Newspaper headlines: 'Queen won't stand down' and 'lost' British boy

By BBC News

Image source, PA
Image caption,
British boy Julian Cadman is on the front of some of Sunday's papers - the seven year old had been missing since the Barcelona attack

The Barcelona attack continues to dominate the papers.

"We pay homage to Catalonia," says the Sunday Times.

The Mail on Sunday tells those who mourn the dead in Barcelona: "We share your grief."

The Observer says the sentiments and rituals in the aftermath of another outrage have taken on "an air of terrible familiarity".

A photograph in the Daily Star Sunday shows the practical impact on life in the UK of terror attacks such as the one in Barcelona.

Concrete blocks have been positioned around the popular shopping centre at Bicester Village in Oxfordshire.

The paper says the SAS has been put on stand-by in case of an attack during the bank holiday weekend.

The Sunday Telegraph reports on the proposed introduction of new checks to make it harder for extremists to hire rental vans.

But Peter Hitchens, writing in the Mail on Sunday, says "we cannot ban cars or vans" or "put obstacles on every major street".

He worries that the reporting of these attacks results in more of them happening, when, in his view, the perpetrators are often "petty criminal losers with a long history of violence and long-standing drug habits".

However, Stephen Pollard argues in the Telegraph that "there is a cancer in parts of the Islamic world, which must include swathes of Britain".

Brexit is, as ever, under discussion. The Sun on Sunday believes good times are just around the corner.

It suggests households will be better off when the UK leaves the EU - prices will tumble and output will rise. For that view the paper relies on a report by economists, including professor Patrick Minford.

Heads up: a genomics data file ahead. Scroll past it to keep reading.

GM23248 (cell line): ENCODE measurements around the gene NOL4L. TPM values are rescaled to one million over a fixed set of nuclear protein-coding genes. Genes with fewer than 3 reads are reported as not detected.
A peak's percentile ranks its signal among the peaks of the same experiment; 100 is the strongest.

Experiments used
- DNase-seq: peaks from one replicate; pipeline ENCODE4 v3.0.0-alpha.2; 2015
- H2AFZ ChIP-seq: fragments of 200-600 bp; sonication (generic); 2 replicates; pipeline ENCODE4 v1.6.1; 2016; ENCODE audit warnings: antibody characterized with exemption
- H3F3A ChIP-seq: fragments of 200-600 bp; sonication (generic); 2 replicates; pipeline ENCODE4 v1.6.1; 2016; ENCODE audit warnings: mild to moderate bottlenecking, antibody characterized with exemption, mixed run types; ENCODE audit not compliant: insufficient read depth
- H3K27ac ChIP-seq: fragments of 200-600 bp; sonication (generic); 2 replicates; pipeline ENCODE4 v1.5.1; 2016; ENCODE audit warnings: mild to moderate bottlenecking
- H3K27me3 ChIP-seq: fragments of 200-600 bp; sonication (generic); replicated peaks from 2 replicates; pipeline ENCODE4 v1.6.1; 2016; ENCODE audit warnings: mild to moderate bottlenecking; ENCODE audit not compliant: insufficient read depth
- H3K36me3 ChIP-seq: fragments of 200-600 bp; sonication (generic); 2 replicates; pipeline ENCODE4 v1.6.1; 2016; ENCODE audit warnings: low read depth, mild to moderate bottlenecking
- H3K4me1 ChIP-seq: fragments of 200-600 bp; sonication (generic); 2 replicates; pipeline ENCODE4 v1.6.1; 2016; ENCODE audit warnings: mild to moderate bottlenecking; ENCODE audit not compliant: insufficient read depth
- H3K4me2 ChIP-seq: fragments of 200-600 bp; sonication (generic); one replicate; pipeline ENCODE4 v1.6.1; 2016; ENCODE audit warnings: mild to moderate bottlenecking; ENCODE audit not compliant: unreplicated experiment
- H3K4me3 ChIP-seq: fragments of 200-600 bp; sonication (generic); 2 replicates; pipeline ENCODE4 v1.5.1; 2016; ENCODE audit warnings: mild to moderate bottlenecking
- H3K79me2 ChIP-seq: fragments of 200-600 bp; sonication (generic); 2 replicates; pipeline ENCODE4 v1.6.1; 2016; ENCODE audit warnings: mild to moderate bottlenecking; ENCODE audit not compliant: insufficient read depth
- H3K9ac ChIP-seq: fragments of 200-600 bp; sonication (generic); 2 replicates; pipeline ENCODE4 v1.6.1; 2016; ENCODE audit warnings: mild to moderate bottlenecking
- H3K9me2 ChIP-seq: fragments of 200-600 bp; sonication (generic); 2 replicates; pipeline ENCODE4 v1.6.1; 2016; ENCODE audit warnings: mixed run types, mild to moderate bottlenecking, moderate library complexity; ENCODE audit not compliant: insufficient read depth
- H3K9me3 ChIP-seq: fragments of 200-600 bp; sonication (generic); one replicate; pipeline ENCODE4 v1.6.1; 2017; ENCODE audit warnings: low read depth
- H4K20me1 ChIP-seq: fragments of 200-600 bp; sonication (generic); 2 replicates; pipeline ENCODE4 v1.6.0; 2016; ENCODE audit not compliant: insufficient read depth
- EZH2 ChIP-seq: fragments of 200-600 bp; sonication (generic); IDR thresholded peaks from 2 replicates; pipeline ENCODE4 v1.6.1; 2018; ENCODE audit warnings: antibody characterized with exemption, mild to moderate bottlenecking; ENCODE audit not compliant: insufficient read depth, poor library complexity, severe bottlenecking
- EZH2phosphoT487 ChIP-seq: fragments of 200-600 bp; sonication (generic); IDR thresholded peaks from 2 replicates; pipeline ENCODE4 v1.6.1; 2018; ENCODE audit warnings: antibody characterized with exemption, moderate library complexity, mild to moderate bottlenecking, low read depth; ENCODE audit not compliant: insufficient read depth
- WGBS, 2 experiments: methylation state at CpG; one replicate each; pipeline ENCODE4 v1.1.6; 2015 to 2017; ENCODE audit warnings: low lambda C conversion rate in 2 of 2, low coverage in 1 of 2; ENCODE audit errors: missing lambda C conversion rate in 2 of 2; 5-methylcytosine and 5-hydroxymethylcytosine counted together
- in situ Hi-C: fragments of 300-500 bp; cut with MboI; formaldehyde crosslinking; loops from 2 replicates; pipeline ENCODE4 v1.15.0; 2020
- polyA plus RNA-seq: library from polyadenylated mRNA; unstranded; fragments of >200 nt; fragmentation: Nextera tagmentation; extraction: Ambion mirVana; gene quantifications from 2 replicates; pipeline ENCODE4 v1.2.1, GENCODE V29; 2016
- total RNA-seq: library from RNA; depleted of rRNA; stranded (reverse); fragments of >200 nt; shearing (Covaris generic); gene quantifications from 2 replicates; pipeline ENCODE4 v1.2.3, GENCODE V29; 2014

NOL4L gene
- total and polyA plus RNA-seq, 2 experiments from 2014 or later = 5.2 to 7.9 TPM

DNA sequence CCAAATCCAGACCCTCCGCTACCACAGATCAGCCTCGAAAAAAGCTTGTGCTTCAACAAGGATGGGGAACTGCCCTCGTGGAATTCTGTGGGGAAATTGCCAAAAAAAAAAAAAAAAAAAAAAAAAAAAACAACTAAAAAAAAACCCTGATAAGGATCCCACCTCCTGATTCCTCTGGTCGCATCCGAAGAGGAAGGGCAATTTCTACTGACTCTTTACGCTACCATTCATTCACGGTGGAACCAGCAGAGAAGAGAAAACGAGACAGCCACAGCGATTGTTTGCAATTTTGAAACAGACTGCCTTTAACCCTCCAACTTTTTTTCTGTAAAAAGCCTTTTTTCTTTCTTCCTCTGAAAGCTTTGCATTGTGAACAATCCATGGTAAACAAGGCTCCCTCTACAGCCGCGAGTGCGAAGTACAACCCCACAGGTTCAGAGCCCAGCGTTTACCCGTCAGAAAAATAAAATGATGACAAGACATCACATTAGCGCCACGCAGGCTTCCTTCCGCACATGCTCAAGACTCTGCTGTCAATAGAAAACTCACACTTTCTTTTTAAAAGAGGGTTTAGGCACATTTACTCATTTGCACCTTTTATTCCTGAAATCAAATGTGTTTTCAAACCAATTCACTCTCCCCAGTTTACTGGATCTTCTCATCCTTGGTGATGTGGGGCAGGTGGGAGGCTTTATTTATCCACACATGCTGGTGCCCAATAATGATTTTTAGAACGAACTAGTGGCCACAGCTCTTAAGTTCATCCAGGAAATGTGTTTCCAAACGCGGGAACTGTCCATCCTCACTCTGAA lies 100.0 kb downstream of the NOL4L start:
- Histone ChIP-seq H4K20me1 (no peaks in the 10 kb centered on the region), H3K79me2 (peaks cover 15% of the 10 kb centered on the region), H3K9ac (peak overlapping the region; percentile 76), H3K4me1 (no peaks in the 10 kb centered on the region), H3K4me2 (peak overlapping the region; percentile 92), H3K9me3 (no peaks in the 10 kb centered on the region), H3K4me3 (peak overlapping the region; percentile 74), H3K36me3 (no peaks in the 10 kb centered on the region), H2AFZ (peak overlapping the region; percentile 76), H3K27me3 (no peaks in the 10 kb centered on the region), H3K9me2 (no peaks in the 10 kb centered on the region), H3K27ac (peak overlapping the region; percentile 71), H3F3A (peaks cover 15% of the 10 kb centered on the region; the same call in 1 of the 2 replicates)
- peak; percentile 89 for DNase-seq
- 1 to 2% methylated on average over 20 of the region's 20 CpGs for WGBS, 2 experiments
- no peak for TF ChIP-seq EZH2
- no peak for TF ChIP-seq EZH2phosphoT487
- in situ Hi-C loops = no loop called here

As the negotiations progress, the Observer believes there's been a slowly-dawning sense that "too hard" a withdrawal could pose dangers for business.

The paper asks how much longer London will remain the pre-eminent hub for the development of new technology ventures in Europe?

And its political editor says legal experts wonder how Britain could break away from using the European Court of Justice to settle business disputes, while staying closely liked to the EU in trade and customs arrangements.

Writing in the Sunday Times, the Brexit secretary David Davis believes the conflict can be overcome.

He wants the EU to discuss its future trading arrangements with us at the same time as other issues and is confident that new mechanisms to manage disputes can be put in place.

With the 20th anniversary of the death of Princess Diana approaching, The Mail remembers her in a 16-page supplement.

Others also give prominence to items about her and the royal family. The Sun prints transcript of a late night phone call between the princess and George Michael.

The Times gives most of its front page to a report that the Queen has "no intention of stepping aside" so that Prince Charles can take over during her lifetime.

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According to the Sunday Express, Prince Harry has been collecting his girlfriend from the tarmac of Heathrow - so she can bypass the queues at passport control.

"A well-placed source" tells the paper "it's been happening for a while".

From the autumn, says the Sunday Express, patients will be able to consult their family doctors over the internet.

Trials have been carried out and the scheme will now be adopted across England, despite the concerns of some GPs that it is motivated by a desire to cut costs.

The paper says its supporters think the change will allow doctors to give more time to cases that need it.